A Dictionary of Greek and Roman biography and mythology (ed. William Smith), (search)
he following year. During the war in Gaul against the Alemanni, Decentius was defeated by Chnodomarius, the leader of the barbarians, and upon this, or some previous occasion, the Treviri, rising in rebellion, closed their gates and refused to admit him into their city. Upon receiving intelligence of the death of Magnentius, to whose aid he was hastening, and finding that foes surrounded him on every side so as to leave no hope of escape, he strangled himself at Sens on the 1 th of August, A. D. 353. The medals which assign to this prince the title of Augustus are deemed spurious by the best authorities. His name appears upon genuine coins under the form MAG. or MAGN. DECENTIUS, leaving it doubtful whether we ought to interpret the contraction by Magnus or Magnentius. Decentius is called the brother of Magnentius by Victor, de Caes. 42, by Eutropius, 10.7, and by Zonaras, 13.8, 9; the kinsman (consanguineum,-- ge/nei sunaptome/non) by Victor, Epit. 42, and by Zosimus, 2.45, 54. See
Gero'ntius 1. A Roman officer (Ammianus calls him "comes") who embraced the party of Magnentius, and was condemned by the emperor Constantius II. when at Arelate (Arles), A. D. 353, to be tortured and banished. (Amm. Marc. 14.5.)
A Dictionary of Greek and Roman biography and mythology (ed. William Smith), or Clau'dius Apostata (search)
Venice, 1499, 4to., contains only 48 letters; Spanheim published 63 in his edition of the works of Julian; others were found in later times, four of which are printed in Fabricius, Biblioth. Graec.; the last and best edition is by L. H. Heyler, Mainz, 1828, 8vo.; it contains 83 letters, with a Latin translation and a commentary of the editor. There are besides some fragments of lost letters. Among the letters of Julian, there is also one which was written to him by his brother Gallus, in A. D. 353, who advises him to remain faithful to the Christian religion. The authenticity of several letters is contested. They treat on various subjects, and are of great importance for the history of the time. One, which was addressed to the senate and people of Athens, and in which the author explains the motives of his having taken up arms against the emperor Constantius, is an interesting and most important historical document. II. Orations. 1. *)Egkw/mion pro\s au)tokra/tora *Kwnsta/ntion
violent part against Athanasius, and even excommunicated him from the Roman church. On the other hand, Dupin employs no less than seven distinct arguments to prove that the first must be spurious, although he says nothing with regard to the second, and both are by many divines regarded as Arian forgeries. It is at all events certain that the pope soon after displayed the utmost devotion to the cause of the persecuted Catholics; for after the legates deputed by him to the council of Arles, (A. D. 353), Vincentius of Capua, and Marcellinus, another Campanian bishop, had been gained over, after his representatives at Milan (A. D. 354), Eusebius of Vercelli, and Lucifer of Cagliari, had been driven into exile, after nearly all the prelates of the West had yielded to the influence of the court, Liberius stood firm to the truth; and although violently hurried from Rome to the presence of the emperor, he chose rather to suffer banishment than to subscribe the condemnation of one, whom he bel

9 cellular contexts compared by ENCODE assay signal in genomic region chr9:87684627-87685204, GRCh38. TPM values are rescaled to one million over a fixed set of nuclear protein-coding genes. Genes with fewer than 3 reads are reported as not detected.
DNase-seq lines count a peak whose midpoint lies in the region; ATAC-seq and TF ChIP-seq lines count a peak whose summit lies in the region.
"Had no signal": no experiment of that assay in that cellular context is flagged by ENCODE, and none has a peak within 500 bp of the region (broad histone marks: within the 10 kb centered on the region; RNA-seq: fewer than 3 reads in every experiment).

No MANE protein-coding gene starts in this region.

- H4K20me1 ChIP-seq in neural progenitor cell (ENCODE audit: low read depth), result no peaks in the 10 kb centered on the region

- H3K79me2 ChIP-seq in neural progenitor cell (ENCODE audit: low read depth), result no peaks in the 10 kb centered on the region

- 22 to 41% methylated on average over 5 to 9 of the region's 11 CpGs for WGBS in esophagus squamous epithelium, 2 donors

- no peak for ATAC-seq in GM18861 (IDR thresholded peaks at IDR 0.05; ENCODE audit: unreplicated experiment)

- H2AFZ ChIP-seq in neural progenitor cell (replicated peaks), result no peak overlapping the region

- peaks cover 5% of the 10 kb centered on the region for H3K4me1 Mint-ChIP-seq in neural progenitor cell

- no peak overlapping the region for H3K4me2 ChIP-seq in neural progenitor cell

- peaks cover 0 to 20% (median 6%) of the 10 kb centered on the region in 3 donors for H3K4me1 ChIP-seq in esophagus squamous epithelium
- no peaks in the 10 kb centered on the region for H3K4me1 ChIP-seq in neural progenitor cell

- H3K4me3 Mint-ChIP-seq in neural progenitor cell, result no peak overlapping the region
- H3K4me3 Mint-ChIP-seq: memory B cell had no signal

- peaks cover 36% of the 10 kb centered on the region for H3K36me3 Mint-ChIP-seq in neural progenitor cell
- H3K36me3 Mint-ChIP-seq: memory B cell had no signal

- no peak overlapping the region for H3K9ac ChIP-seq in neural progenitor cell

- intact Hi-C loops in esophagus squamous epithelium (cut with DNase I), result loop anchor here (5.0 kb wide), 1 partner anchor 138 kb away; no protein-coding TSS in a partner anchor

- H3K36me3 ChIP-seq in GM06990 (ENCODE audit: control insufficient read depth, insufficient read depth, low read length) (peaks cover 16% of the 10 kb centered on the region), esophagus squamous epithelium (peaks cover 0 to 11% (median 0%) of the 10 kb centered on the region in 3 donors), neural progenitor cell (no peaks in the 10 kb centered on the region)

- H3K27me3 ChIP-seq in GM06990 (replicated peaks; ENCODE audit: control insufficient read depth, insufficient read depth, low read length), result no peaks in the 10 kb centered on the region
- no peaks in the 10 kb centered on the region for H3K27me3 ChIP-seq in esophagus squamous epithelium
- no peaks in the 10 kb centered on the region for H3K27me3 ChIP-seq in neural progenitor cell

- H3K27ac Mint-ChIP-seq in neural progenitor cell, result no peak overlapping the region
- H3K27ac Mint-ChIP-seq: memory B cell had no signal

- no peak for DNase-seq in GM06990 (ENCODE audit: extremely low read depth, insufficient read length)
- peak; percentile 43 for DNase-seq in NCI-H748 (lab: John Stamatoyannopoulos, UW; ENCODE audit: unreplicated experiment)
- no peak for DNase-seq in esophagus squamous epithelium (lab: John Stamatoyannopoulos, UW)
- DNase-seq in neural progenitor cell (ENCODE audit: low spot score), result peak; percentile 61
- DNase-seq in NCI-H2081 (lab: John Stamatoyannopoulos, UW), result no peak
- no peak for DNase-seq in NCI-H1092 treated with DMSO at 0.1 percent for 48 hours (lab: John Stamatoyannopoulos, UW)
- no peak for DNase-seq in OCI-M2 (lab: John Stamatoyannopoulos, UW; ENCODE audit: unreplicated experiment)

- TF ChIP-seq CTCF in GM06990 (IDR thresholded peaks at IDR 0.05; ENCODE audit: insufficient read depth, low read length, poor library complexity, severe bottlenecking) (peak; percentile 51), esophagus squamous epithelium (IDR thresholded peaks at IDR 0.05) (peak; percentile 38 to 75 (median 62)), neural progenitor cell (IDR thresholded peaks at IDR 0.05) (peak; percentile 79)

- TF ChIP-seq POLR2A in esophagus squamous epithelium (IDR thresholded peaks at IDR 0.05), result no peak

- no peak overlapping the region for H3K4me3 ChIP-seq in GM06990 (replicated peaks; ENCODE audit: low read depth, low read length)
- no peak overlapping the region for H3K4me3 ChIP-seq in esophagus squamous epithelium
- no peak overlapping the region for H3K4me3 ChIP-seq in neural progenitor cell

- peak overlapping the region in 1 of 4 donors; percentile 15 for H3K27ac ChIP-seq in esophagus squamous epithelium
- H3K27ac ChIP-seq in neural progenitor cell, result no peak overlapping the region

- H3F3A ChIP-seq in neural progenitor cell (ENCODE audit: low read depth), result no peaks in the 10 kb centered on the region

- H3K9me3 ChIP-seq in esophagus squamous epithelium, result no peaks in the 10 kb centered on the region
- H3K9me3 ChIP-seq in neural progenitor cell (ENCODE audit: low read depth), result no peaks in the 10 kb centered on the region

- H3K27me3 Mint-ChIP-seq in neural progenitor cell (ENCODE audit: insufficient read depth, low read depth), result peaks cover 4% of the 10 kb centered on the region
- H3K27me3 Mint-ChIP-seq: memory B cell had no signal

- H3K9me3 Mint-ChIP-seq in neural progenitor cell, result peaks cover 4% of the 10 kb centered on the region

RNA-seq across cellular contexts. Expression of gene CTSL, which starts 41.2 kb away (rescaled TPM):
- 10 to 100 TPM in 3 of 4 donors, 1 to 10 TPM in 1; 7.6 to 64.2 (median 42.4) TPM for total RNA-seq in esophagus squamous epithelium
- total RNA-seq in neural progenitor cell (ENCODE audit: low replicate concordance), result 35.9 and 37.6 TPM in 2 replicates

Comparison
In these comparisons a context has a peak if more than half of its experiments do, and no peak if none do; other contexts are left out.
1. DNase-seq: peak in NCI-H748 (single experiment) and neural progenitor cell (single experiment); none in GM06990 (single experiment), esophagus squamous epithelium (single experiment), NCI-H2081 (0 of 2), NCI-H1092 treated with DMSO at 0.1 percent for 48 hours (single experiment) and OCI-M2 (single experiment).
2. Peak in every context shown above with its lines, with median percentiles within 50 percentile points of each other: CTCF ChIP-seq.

Magne'ntius Roman emperor in the West, A. D. 350-353. FLAVIUS POPILIUS MAGNENTIUS, according to the accounts preserved by Victor and Zosimus, belonged to one of those German families who were transported across the Rhine, and established in Gaul, about the end of the third century; according to the statement of Julian, which is not irreconcilable with the former, he was a captive taken in war by Constantius Chlorus, or Constantine. Under the latter he served with reputation in many wars, rose of Mursa on the Drave, in the autumn of A. D. 351, followed by the loss of Italy, Sicily, Africa, and Spain--his second defeat in the passes of the Cottian Alps--the defection of Gaul--and his death by his own hands about the middle of August, A. D. 353, are fully detailed in other articles. [CONSTANTIUS, p. 847; DECENTIUS, DESIDERIUS, NEPOTIANUS, VETRANIO.] Magnentius was a man of commanding stature great bodily strength, was well educated, and accomplished, fond of literature, an animated